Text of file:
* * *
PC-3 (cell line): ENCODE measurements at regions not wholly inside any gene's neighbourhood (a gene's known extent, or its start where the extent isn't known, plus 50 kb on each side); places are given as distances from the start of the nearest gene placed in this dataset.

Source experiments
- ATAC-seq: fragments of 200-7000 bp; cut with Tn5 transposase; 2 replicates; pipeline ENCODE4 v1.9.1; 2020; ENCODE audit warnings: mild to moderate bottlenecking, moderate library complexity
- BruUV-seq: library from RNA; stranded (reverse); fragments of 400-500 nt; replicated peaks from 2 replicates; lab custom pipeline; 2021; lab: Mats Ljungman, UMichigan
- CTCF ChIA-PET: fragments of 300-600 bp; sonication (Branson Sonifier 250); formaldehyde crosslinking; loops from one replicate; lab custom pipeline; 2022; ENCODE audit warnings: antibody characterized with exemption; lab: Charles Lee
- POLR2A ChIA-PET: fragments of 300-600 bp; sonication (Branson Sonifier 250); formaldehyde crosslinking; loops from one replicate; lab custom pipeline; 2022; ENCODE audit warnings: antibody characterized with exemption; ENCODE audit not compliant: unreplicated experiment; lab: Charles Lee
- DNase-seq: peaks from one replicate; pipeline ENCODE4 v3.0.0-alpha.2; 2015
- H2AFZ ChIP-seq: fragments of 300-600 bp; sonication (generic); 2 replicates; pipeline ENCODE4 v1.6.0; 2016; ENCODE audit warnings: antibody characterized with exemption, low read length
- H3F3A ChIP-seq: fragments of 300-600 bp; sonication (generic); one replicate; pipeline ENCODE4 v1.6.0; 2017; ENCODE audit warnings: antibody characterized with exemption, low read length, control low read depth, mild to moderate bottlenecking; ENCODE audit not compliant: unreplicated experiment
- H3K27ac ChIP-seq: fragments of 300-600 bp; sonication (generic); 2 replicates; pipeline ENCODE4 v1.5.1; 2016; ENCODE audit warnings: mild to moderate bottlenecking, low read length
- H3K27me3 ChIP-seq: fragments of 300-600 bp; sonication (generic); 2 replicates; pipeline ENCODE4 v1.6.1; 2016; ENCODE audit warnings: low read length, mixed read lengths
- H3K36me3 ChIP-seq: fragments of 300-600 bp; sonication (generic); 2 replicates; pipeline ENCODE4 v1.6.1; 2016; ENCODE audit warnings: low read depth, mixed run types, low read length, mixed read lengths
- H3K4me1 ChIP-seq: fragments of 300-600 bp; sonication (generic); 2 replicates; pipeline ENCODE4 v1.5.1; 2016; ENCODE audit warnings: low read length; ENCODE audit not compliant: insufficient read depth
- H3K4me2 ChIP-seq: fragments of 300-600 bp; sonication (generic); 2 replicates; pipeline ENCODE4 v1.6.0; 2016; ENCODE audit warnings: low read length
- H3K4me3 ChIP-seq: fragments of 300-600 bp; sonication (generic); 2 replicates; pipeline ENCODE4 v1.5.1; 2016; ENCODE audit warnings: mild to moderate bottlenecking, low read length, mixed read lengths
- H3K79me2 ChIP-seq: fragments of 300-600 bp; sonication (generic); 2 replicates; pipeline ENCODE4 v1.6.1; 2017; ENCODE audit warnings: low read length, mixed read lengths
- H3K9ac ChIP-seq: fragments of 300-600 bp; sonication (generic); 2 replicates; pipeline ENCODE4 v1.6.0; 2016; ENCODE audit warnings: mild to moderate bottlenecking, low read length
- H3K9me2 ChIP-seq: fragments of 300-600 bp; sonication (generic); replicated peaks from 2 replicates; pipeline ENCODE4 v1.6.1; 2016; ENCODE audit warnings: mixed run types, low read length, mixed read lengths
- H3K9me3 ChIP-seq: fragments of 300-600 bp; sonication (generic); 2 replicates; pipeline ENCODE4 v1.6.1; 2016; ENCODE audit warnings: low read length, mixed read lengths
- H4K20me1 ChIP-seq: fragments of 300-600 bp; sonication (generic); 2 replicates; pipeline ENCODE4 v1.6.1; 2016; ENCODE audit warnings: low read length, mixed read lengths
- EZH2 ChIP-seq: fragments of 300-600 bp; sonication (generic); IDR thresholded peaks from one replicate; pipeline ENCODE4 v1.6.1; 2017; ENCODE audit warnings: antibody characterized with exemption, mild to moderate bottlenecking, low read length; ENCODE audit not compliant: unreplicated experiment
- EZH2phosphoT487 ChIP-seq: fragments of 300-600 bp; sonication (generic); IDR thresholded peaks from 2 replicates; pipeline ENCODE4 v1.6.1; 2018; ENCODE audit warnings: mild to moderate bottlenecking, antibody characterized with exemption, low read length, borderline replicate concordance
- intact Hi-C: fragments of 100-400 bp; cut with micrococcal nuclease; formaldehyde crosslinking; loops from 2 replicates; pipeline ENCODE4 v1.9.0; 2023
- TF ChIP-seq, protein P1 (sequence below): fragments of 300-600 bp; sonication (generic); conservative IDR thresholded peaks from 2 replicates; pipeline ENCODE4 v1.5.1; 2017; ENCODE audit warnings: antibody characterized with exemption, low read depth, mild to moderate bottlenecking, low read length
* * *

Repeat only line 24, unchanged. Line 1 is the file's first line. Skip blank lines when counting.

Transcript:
- TF ChIP-seq, protein P1 (sequence below): fragments of 300-600 bp; sonication (generic); conservative IDR thresholded peaks from 2 replicates; pipeline ENCODE4 v1.5.1; 2017; ENCODE audit warnings: antibody characterized with exemption, low read depth, mild to moderate bottlenecking, low read length